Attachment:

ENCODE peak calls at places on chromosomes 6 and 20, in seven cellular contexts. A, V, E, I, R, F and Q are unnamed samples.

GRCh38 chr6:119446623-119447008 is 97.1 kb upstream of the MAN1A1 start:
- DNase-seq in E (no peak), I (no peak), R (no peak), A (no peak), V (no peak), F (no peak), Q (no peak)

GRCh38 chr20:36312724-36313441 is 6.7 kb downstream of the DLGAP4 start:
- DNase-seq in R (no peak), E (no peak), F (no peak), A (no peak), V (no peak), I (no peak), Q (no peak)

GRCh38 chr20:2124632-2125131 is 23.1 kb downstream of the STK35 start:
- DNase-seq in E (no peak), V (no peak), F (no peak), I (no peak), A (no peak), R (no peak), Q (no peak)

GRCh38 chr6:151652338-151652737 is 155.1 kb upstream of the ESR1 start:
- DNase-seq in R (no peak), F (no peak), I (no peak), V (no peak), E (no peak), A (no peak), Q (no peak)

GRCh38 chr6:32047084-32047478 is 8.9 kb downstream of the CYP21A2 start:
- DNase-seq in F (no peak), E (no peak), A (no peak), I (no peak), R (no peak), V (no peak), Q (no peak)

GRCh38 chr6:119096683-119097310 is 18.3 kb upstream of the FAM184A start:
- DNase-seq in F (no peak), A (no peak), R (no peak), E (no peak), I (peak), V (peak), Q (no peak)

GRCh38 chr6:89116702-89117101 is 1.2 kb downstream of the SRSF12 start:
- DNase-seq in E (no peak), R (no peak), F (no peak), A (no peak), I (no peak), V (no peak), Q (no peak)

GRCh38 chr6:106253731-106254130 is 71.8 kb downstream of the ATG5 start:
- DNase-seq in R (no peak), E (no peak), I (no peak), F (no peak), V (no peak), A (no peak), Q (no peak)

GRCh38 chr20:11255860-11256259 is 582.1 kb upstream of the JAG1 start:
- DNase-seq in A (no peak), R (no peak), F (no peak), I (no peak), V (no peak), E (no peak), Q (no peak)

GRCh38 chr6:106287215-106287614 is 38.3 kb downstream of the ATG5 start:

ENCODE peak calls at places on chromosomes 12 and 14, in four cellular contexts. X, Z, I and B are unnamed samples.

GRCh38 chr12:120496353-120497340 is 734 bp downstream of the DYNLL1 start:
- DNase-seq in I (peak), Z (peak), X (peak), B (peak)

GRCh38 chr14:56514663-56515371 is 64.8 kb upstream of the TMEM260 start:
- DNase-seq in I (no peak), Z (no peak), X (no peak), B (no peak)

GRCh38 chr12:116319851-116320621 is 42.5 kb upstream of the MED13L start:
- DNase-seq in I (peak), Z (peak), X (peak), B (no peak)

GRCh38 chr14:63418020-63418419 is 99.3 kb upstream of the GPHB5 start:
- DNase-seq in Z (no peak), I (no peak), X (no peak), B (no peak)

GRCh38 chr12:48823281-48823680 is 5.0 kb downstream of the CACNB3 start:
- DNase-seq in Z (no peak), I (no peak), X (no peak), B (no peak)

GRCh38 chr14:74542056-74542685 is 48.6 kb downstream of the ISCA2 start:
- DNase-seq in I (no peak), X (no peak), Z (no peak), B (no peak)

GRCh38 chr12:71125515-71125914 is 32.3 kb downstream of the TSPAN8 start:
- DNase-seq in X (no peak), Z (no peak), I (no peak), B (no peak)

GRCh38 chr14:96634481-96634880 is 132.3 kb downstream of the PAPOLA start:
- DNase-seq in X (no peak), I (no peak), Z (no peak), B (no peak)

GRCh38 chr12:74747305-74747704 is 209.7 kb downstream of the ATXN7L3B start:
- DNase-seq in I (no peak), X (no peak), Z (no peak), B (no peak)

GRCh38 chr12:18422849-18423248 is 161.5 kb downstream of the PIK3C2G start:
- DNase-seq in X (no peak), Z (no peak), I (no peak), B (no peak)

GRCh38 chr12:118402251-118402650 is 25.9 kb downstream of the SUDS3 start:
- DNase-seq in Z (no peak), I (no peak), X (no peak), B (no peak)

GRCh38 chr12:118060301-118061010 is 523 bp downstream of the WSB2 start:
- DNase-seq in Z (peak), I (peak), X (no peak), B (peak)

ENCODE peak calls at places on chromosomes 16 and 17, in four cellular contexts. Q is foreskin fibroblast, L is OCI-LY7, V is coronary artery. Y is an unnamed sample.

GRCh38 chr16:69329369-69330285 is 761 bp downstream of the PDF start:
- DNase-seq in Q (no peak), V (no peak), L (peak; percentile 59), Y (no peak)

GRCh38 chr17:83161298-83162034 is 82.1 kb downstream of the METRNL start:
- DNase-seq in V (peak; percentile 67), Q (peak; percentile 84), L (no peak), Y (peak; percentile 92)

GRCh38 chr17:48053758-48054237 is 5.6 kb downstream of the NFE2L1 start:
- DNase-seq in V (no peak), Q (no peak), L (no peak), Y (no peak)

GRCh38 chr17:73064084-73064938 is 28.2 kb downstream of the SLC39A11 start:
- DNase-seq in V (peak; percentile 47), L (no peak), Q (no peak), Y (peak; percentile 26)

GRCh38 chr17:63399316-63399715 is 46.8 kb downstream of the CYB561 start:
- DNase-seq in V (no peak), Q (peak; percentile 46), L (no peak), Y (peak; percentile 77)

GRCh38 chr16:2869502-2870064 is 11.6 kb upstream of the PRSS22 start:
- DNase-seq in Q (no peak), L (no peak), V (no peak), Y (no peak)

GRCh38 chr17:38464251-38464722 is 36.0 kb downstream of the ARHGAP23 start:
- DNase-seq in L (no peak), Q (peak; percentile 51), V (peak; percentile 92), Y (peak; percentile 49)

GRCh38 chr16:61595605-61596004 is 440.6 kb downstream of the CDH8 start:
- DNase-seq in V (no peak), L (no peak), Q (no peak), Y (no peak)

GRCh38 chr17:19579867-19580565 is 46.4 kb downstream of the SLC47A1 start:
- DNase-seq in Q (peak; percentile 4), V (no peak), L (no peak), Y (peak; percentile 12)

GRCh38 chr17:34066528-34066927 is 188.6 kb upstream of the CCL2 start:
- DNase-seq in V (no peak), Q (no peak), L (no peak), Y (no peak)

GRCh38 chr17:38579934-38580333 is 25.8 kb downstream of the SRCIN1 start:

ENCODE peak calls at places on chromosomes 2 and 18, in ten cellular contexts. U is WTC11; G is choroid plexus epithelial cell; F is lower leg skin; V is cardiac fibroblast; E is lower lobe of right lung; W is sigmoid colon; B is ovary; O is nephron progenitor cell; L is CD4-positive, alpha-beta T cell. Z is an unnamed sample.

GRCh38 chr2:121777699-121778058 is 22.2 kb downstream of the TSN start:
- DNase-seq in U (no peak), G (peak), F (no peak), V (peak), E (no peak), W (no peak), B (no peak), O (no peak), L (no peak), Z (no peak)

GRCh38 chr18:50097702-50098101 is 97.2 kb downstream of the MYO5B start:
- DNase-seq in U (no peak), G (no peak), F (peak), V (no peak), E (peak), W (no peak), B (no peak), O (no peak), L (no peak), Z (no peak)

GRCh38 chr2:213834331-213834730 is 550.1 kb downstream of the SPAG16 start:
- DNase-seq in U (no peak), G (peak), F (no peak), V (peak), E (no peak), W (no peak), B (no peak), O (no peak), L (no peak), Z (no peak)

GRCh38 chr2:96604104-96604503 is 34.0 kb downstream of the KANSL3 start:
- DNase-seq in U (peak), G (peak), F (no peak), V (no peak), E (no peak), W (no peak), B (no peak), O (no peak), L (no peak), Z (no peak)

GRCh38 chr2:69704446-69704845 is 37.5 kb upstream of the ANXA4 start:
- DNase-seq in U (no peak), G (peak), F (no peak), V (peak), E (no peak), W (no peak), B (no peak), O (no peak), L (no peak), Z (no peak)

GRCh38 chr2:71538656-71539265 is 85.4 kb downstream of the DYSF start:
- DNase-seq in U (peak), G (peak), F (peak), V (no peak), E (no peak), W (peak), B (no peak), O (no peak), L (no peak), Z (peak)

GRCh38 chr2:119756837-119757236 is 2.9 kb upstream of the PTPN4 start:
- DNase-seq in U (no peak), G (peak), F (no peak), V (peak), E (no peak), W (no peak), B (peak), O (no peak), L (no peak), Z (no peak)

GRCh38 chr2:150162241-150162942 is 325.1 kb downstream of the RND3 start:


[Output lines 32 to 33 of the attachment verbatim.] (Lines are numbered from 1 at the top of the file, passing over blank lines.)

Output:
GRCh38 chr14:74542056-74542685 is 48.6 kb downstream of the ISCA2 start:
- DNase-seq in I (no peak), X (no peak), Z (no peak), B (no peak)